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The Peninsula

South Koreans Debate the Government’s Role in Shaping Social Morality

Published August 22, 2019
Author: Korea View
Category: South Korea

This briefing comes from Korea View, a weekly newsletter published by the Korea Economic Institute. Korea View aims to cover developments that reveal trends on the Korean Peninsula but receive little attention in the United States. If you would like to sign up, please find the online form here.

What Happened

  • petition calling for the Korean government to ban the purchase of life-sized sex dolls received over 260,000 signature in one month.
  • This comes in response to a Supreme Court ruling on June 27 that upheld individuals’ right to buy life-size sex dolls.
  • The Supreme Court’s position was consistent with the decision from the Seoul High Court that dignity and freedom were not grounds for the government’s intrusion into individuals’ private affairs.
  • Prior to 2019, sex dolls had been banned under a law that restricts the purchase of products that “corrupt public morals.”

Implications: Although President Moon Jae-in’s economic policies and his approach to North Korea dominate political discourse in South Korea, issues related to social morality have the potential to be politically explosive. The petition against the Supreme Court’s ruling is notable because only about 100 petitions since 2017 have received over 200,000 signatures. In fact, the petition against life-sized sex dolls received more signatures more quickly than calls for President Moon’s impeachment. This suggests that social morality could become a wedge issue in Korean politics that realigns constituencies.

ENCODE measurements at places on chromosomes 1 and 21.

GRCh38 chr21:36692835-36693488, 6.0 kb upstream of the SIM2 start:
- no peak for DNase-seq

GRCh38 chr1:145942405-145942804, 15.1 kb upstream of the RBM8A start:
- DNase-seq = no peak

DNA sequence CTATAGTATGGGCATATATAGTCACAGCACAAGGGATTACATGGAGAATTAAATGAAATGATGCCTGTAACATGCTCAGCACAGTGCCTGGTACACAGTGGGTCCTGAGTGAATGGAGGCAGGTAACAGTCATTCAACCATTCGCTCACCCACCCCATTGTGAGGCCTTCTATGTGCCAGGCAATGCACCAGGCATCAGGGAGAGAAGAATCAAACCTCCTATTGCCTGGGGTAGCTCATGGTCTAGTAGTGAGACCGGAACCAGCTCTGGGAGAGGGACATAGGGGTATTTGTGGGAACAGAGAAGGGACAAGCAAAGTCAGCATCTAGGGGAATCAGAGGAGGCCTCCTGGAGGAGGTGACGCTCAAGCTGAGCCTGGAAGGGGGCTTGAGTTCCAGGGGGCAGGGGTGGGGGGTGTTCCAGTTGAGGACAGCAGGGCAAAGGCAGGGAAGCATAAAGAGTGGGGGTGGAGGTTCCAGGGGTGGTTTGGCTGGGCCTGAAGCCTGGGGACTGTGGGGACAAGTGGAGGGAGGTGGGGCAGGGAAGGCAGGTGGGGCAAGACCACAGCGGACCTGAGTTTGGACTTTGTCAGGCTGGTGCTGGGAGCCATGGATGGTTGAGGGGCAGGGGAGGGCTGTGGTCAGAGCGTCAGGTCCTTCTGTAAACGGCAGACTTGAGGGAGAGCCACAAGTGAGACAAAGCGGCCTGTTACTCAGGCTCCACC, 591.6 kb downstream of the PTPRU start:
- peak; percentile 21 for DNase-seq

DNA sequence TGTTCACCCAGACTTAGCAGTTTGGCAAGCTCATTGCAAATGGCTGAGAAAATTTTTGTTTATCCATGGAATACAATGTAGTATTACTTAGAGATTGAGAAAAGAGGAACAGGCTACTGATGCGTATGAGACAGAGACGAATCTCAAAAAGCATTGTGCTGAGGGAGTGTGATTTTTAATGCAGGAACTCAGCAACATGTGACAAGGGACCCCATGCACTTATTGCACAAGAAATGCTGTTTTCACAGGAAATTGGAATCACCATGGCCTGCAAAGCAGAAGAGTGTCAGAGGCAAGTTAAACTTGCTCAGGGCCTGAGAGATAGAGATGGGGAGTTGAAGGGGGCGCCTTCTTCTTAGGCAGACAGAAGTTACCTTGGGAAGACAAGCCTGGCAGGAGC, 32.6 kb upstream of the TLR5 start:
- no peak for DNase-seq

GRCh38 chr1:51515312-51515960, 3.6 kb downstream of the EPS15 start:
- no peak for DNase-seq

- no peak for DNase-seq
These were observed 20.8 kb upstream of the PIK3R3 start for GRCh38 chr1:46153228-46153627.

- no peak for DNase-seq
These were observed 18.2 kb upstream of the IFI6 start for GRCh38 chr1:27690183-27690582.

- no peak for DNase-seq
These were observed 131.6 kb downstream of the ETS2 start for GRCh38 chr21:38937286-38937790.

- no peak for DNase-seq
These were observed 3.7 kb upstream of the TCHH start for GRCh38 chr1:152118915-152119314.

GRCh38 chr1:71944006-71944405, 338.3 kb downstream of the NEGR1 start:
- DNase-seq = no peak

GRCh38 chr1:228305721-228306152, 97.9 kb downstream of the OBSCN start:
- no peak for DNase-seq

Context: A coalition of different civil society organizations have come together to advocate for the ban on life-sized sex dolls. Activists who oppose all forms of pornography are on the forefront of the protest. These petitioners argue that allowing sex dolls to be freely purchased could risk an increase in sex crimes. This group won a victory earlier this year when the courts responded to the scandals around the illegal distribution of pictures of women by banning access to pornography sites.

Others support the restriction on more technical grounds. They point out that South Korea lacks the strict regulations around these products seen in countries like the United States and Canada. These groups want to ensure that laws are in place that prevent sex dolls being made in the likeness of anybody or resembling children.

Korea View was edited by Yong Kwon with the help of Yusong Cha and Hyoshin Kim.

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